December 13, 2010

Handmade Sketchbook Organizer

A couple of weeks ago I was asked to contribute a project for Ella's 12 Days of Christmas giveaways.  On behalf of Ella, I was sent a set of monogram labels from a company called Sweetwater.  The labels are iron-ons and are printed on a linen-like fabric; the color of which is not too white or too cream, just right in my opinion.  They feature several ideas for using their labels on their blog.  Many of the ideas are accessible and easy-to-do for those who do not know how to sew since you can always just iron the label onto a premade item.  Here is a close-up of one of labels I was sent:


When I first received the labels I thought they were quite lovely, but I didn't know what I wanted to do with them.  So I went searching.  I wanted to find something that was relatively easy to make and also practical.  I am sometimes excessively practical.  What I found was this tutorial from Martha Stewart's website for an artist's organizer.  It is a fabric notebook cover that holds a paper pad and the art supplies of your choice.


The organizer on Martha's website is made using oilcloth which I didn't want to use.  I have never sewn oilcloth and I don't need any frustrations at the moment; I know from listening to my mother that oilcloth can be difficult to work with. I went with simple lightweight cotton fabrics instead. I made some minor changes to the construction of the organizer and so I wanted to share what I did with you here.

In addition to a sewing machine and basic sewing supplies, here are the additional tools and materials you will need:
Lightweight cotton fabric and felt (the measurements will depend on the size of notebook you choose; see the directions below for how to measure)
Two pieces of ribbon measuring 18 inch long
Medium weight fusible interfacing

You will also need to choose a notebook and your artist supplies before you begin; you need these to measure your fabric and pocket sizes.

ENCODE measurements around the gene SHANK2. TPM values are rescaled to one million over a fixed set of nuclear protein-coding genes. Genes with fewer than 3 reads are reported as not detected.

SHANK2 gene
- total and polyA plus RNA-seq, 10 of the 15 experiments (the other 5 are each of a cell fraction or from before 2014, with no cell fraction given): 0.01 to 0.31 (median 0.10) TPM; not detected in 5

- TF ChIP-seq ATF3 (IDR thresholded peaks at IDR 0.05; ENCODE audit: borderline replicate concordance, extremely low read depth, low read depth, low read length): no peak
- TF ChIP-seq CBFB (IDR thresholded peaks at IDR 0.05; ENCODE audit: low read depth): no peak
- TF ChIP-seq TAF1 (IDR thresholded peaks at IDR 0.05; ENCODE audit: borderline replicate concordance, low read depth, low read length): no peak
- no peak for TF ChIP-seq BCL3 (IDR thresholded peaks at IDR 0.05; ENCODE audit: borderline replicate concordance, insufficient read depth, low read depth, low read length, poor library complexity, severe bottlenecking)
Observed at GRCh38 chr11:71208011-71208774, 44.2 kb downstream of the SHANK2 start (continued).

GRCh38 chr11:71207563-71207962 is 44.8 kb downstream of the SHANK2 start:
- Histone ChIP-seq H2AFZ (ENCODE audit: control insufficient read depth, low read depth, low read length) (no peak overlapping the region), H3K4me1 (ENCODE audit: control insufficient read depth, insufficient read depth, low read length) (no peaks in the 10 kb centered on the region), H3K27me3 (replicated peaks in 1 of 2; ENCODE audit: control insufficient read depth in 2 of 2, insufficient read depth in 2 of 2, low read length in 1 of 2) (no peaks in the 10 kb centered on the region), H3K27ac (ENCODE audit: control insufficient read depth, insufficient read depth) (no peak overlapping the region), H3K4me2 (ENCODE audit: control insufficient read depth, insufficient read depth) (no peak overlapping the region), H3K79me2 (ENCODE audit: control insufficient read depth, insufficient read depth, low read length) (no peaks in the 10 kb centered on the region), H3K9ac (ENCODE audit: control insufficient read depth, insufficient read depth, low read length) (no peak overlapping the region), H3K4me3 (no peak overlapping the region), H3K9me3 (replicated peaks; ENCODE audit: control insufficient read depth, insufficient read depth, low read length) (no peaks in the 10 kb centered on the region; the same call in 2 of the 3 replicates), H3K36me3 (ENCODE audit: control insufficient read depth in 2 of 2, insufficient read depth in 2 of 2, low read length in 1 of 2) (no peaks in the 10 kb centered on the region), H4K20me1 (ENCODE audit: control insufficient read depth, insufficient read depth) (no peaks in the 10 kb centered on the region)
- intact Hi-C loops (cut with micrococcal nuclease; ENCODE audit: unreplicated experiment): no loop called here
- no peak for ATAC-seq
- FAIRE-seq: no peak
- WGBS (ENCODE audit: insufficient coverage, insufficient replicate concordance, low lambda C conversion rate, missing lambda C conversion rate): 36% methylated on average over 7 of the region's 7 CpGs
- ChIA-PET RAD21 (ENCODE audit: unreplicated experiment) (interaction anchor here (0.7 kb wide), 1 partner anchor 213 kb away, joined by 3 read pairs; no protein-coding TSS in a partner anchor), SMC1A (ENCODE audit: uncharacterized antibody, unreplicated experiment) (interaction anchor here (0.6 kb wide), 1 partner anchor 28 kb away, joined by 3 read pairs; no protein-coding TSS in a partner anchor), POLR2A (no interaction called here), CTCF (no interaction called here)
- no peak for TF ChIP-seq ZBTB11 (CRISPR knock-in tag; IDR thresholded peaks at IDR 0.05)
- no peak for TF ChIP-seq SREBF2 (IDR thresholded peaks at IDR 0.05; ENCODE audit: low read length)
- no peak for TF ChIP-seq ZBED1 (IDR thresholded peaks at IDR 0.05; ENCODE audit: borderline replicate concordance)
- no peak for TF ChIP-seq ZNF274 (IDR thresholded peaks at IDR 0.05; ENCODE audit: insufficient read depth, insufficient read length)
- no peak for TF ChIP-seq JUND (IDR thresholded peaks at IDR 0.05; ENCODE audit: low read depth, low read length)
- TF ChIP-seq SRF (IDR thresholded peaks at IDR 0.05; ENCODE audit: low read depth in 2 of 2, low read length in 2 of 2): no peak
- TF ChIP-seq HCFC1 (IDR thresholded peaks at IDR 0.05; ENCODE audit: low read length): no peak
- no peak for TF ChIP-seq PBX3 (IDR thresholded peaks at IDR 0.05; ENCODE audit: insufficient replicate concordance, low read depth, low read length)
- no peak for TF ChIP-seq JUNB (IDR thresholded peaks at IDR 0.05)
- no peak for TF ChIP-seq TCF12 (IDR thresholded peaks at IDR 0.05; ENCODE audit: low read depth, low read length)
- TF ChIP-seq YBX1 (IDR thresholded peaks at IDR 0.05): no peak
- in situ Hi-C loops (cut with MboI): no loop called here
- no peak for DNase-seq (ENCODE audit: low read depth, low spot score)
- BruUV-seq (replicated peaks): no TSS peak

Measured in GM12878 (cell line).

Instructions for sewing your organizer:

1.  Begin by measuring the sketchbook. The height of the foundation felt piece will be this measurement plus 1 1/2 inches. The width of the felt will be double the width of the sketchbook and I recommend adding 3 1/2 inches for the fold.

2.  Cut your felt piece according to these measurements.

3.  To create the pockets you will add one inch to the width of the sketchbook, and subtract 1 1/2 inches from the height; this is your book pocket. The tool pocket is the same width as the book pocket; the height of the pocket will vary. For a sketchbook of size 6" x 8" I found that 4 1/2 inches worked just fine. However, I made a smaller sketchbook using a notebook that was only 4" x 6" and the height of that pocket was only 3 inches. I think it is best to measure your tools first to determine the appropriate height of the tool pocket; I recommend for the pocket height to be a little over half the height of the tools.

4.  Cut both pockets according to your measurements out of the same felt material as your foundation piece.

5.  The measurement of your outer fabric piece - the cover - will be the same as the foundation piece with one inch added to both the width and the height. You will also need to cut a piece of interfacing the same size as the foundation felt piece.

6.  To begin sewing, first decide which side you want your tools on and which side you want the notebook. To sew the pockets onto the foundation piece place the corresponding pockets 1/2 inch in from one side and 1/2 inch from the bottom and pin. Repeat this with the other pocket. Sew the pockets to the foundation felt piece, using a 1/4 inch seam allowance around 3 sides. I recommend reinforcing the edges on the top of the pockets.